By the time the dust had settled after my divorce, I was tired. My brain hurt, my heart was drained, and my body was exhausted. When I finally started dating again, I learned a lot about myself and the post-divorce dating experience.
After my divorce, the only thing that felt safe and okay was locking my front door, and crawling under a blanket with a drink and bendy straw.
However, if you have been there, you know that your friends soon start circling, like salivating matchmaking vultures, asking you about a nice neighbor of theirs who is 'at least worth a coffee,' or offering to write your online dating profile for you.
To me, no one was worth a coffee because that meant showering, finding clothes that made me feel confident, and actually being social which, for a fierce introvert, is completely draining.
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Not only that, but as a single co-parent, most evenings and every other weekend are devoted to my children. This not only shapes my schedule and availability, but it also leaves me with very little 'me' time, and I'm ferociously protective of it. Sharing it with someone is not something that I take lightly.
I was happy to let my life unfold organically, to meet someone if it happened in the course of my wanderings. However, as much as I love people once I know them, making eye contact with strangers is something I avoid as much as possible and, as my friends pointed out, I would never meet anyone in my living room.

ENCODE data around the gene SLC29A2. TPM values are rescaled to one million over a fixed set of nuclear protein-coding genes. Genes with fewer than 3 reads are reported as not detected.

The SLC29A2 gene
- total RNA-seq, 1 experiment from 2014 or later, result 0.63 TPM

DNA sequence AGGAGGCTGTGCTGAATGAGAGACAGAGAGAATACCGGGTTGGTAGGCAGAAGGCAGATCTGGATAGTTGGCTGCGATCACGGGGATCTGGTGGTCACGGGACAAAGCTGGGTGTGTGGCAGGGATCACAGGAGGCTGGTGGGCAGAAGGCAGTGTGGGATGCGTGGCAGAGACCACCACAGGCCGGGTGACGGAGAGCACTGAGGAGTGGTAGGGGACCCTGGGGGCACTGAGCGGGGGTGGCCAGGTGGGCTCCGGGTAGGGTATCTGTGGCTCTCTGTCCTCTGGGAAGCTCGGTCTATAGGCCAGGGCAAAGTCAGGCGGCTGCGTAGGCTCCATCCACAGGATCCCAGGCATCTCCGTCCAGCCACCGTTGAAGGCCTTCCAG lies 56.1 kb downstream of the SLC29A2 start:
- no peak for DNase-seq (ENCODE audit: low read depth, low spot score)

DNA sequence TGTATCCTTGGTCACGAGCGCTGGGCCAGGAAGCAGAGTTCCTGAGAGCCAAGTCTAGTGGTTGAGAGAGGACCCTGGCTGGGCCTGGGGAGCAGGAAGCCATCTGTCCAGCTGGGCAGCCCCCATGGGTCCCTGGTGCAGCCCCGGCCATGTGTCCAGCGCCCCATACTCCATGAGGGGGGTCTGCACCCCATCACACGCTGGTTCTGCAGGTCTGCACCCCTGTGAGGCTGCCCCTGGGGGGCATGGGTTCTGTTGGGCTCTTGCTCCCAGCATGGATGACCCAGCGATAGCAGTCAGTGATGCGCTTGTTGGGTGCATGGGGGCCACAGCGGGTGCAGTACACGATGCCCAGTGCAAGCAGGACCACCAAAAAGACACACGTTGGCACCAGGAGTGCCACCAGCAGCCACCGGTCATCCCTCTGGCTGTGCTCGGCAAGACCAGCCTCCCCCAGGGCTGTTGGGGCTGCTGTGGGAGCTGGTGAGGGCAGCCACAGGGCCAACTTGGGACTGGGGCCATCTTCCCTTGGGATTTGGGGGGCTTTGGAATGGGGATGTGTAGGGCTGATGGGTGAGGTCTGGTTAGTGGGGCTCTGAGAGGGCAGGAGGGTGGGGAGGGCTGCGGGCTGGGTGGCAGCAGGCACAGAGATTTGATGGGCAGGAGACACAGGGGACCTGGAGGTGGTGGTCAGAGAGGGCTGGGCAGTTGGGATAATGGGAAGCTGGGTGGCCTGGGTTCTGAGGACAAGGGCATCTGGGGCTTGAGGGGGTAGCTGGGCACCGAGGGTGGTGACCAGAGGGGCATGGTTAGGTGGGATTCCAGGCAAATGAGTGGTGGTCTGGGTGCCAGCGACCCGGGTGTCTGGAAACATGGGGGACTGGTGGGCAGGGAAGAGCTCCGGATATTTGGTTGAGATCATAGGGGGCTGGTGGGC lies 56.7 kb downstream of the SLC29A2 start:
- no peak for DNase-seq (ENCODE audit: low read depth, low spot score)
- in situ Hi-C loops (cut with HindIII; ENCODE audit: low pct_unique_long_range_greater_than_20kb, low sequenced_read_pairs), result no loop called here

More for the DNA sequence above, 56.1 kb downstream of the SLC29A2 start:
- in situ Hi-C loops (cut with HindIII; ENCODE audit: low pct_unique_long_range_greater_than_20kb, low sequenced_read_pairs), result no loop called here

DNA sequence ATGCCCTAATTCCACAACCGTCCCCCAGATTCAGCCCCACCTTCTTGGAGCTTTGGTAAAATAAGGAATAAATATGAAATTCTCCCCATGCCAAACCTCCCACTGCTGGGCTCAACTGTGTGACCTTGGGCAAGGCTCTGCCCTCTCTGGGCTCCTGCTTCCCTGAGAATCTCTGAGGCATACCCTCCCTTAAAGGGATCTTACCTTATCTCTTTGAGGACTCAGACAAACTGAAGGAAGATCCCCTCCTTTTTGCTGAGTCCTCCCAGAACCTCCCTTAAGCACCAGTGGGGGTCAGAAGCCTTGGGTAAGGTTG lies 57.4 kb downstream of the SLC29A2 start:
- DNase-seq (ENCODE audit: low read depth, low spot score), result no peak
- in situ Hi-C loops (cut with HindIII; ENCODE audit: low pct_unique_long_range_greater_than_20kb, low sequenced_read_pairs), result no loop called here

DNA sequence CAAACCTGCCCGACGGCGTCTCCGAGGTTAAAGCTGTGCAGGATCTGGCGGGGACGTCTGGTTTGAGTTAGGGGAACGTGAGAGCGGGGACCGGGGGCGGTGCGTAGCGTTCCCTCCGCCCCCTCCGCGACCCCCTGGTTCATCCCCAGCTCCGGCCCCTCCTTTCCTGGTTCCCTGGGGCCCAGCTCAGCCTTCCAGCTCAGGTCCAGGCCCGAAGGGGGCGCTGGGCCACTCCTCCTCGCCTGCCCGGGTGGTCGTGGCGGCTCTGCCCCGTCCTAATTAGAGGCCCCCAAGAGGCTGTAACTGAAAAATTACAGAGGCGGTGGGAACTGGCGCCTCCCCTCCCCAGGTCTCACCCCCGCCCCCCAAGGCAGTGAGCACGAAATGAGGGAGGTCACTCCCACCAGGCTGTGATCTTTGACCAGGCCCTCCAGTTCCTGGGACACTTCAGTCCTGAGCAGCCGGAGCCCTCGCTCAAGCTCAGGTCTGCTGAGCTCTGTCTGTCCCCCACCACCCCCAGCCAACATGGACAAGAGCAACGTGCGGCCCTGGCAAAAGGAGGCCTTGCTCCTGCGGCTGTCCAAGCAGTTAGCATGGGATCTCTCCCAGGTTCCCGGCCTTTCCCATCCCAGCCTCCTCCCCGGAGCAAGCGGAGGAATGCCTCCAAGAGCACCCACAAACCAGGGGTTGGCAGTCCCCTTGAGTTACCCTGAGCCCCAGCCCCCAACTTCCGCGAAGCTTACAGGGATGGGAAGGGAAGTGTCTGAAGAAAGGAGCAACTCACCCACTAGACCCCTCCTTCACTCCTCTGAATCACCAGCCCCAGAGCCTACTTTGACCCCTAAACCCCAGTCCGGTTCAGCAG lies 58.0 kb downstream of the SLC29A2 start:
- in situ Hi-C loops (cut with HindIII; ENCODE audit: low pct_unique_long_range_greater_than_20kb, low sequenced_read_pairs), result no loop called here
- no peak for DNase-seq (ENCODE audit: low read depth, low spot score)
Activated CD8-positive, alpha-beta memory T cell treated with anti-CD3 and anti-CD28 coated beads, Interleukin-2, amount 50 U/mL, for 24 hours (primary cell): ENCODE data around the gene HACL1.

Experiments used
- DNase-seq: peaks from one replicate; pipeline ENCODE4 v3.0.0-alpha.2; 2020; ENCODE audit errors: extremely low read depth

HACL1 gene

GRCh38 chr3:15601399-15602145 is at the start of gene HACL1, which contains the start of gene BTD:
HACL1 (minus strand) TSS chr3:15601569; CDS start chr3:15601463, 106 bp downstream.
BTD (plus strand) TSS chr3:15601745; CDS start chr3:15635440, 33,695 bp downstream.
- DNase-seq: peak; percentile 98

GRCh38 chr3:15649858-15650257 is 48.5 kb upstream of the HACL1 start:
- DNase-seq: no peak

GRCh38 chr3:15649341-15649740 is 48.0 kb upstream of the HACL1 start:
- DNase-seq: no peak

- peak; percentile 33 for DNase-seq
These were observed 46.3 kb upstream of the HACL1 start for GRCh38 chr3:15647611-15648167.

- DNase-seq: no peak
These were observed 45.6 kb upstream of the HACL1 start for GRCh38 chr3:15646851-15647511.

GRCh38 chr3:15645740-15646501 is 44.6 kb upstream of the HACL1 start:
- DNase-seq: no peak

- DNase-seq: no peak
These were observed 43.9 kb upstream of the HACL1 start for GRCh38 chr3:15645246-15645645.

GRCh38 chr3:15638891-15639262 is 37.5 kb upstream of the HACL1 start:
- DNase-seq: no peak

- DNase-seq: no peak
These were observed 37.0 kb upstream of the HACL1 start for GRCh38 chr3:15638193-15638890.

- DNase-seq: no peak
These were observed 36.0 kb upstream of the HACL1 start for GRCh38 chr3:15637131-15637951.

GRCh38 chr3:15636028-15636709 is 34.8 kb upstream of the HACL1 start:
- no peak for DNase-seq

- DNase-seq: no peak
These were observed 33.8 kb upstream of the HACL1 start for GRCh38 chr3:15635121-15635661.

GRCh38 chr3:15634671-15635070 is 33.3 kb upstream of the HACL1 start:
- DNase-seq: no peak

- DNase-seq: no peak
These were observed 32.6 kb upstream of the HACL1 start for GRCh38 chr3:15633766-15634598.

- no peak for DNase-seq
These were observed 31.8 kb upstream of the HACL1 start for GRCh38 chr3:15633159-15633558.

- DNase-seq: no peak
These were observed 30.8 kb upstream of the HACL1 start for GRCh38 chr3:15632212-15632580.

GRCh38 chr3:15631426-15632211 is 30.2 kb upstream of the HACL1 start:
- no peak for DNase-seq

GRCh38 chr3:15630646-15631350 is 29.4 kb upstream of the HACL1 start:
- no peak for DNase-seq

The thing is, I am okay with being alone. I like being alone. I laugh at my own jokes, get to pick whatever show I want to watch, and don't have to share the couch with anyone. But, the vultures…
So, I compromised. I drew the line at venturing into the online dating world. (In a game of 'Would you rather,' online dating would never win for me: Roll around in raccoon poop? No problem. Put myself out there? Nope nope nope.) I'm just not interested in dating for the sake of it.
However, I did agree to allow myself to be open to opportunities* if they arose. *I had to reframe them as 'opportunities' and not 'forced punishment'. It was part of the deal.
That was four years ago and I've since become a bit less averse to dating. I've had one first date - a blind-date set-up - that went no further. I've had a few slightly longer misadventures that I'll euphemistically call lessons learned. I've had one relationship that lasted, in some form or another, for more than two years and involved blended family vacations and falling in love with someone else's children.
Dating post-divorce has been an education, and here are some things I've learned:
1. Get out there.
As a woman in my 40s, my peer group is full of people who are soon-to-be or recently, separated or divorced and dating is never far from their mind - either because they're dreading it or relishing it. Terran Shea is a Professional Matchmaker, Date Coach and the founder of Mutual Match, a personal 'offline' matchmaking service. I asked her if there is a right time to get back out there after a divorce.
"If you are thinking about how you can get back out there, it's probably a good time to date," she suggests. "Don't wait too long because you can set stuck in a rut and it will be harder to get back out there the longer you have been alone. Make sure it's not fear holding you back. And, if you are a reluctant dater or an introvert, date for the sake of connection, at minimum. It will move you forward."